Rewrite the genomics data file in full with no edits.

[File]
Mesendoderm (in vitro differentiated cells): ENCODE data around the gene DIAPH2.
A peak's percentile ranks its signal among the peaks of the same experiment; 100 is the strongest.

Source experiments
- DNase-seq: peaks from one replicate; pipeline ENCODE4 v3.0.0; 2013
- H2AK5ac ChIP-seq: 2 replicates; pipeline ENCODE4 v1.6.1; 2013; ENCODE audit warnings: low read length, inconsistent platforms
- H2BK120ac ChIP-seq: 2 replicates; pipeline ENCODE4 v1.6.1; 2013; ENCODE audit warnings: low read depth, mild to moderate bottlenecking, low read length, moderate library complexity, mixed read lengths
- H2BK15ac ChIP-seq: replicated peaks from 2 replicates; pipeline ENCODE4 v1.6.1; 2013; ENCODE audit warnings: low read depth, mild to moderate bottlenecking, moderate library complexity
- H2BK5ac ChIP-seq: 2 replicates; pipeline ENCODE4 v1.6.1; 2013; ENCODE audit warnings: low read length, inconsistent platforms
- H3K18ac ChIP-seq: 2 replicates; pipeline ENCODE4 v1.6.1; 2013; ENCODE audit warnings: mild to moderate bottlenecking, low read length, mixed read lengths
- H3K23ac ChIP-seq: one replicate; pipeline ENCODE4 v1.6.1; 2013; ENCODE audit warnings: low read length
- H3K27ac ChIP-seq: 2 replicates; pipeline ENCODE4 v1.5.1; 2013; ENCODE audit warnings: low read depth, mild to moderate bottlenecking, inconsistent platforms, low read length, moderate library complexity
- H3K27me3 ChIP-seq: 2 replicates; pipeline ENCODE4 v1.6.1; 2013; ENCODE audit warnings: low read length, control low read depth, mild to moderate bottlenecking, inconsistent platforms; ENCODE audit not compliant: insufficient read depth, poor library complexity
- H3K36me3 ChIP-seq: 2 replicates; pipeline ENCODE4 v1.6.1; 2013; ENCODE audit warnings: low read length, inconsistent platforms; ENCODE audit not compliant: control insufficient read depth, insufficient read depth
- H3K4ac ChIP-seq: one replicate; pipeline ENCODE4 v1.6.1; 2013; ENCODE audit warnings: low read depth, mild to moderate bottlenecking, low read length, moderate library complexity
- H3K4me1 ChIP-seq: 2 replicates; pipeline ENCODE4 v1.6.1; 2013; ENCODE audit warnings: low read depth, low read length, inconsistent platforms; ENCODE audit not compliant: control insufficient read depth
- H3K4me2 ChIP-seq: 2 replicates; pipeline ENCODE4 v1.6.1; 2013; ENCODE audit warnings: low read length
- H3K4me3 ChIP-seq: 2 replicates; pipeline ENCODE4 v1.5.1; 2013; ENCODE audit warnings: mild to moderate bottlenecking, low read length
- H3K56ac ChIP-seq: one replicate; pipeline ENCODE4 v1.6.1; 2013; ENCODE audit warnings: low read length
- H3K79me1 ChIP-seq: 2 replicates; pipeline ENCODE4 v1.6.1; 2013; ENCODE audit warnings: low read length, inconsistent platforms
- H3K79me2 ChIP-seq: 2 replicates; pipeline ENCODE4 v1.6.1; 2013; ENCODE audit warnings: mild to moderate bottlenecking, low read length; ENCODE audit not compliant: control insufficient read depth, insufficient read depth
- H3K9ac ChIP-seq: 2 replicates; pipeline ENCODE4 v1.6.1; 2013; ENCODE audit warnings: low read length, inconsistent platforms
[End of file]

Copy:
Mesendoderm (in vitro differentiated cells): ENCODE data around the gene DIAPH2.
A peak's percentile ranks its signal among the peaks of the same experiment; 100 is the strongest.

Source experiments
- DNase-seq: peaks from one replicate; pipeline ENCODE4 v3.0.0; 2013
- H2AK5ac ChIP-seq: 2 replicates; pipeline ENCODE4 v1.6.1; 2013; ENCODE audit warnings: low read length, inconsistent platforms
- H2BK120ac ChIP-seq: 2 replicates; pipeline ENCODE4 v1.6.1; 2013; ENCODE audit warnings: low read depth, mild to moderate bottlenecking, low read length, moderate library complexity, mixed read lengths
- H2BK15ac ChIP-seq: replicated peaks from 2 replicates; pipeline ENCODE4 v1.6.1; 2013; ENCODE audit warnings: low read depth, mild to moderate bottlenecking, moderate library complexity
- H2BK5ac ChIP-seq: 2 replicates; pipeline ENCODE4 v1.6.1; 2013; ENCODE audit warnings: low read length, inconsistent platforms
- H3K18ac ChIP-seq: 2 replicates; pipeline ENCODE4 v1.6.1; 2013; ENCODE audit warnings: mild to moderate bottlenecking, low read length, mixed read lengths
- H3K23ac ChIP-seq: one replicate; pipeline ENCODE4 v1.6.1; 2013; ENCODE audit warnings: low read length
- H3K27ac ChIP-seq: 2 replicates; pipeline ENCODE4 v1.5.1; 2013; ENCODE audit warnings: low read depth, mild to moderate bottlenecking, inconsistent platforms, low read length, moderate library complexity
- H3K27me3 ChIP-seq: 2 replicates; pipeline ENCODE4 v1.6.1; 2013; ENCODE audit warnings: low read length, control low read depth, mild to moderate bottlenecking, inconsistent platforms; ENCODE audit not compliant: insufficient read depth, poor library complexity
- H3K36me3 ChIP-seq: 2 replicates; pipeline ENCODE4 v1.6.1; 2013; ENCODE audit warnings: low read length, inconsistent platforms; ENCODE audit not compliant: control insufficient read depth, insufficient read depth
- H3K4ac ChIP-seq: one replicate; pipeline ENCODE4 v1.6.1; 2013; ENCODE audit warnings: low read depth, mild to moderate bottlenecking, low read length, moderate library complexity
- H3K4me1 ChIP-seq: 2 replicates; pipeline ENCODE4 v1.6.1; 2013; ENCODE audit warnings: low read depth, low read length, inconsistent platforms; ENCODE audit not compliant: control insufficient read depth
- H3K4me2 ChIP-seq: 2 replicates; pipeline ENCODE4 v1.6.1; 2013; ENCODE audit warnings: low read length
- H3K4me3 ChIP-seq: 2 replicates; pipeline ENCODE4 v1.5.1; 2013; ENCODE audit warnings: mild to moderate bottlenecking, low read length
- H3K56ac ChIP-seq: one replicate; pipeline ENCODE4 v1.6.1; 2013; ENCODE audit warnings: low read length
- H3K79me1 ChIP-seq: 2 replicates; pipeline ENCODE4 v1.6.1; 2013; ENCODE audit warnings: low read length, inconsistent platforms
- H3K79me2 ChIP-seq: 2 replicates; pipeline ENCODE4 v1.6.1; 2013; ENCODE audit warnings: mild to moderate bottlenecking, low read length; ENCODE audit not compliant: control insufficient read depth, insufficient read depth
- H3K9ac ChIP-seq: 2 replicates; pipeline ENCODE4 v1.6.1; 2013; ENCODE audit warnings: low read length, inconsistent platforms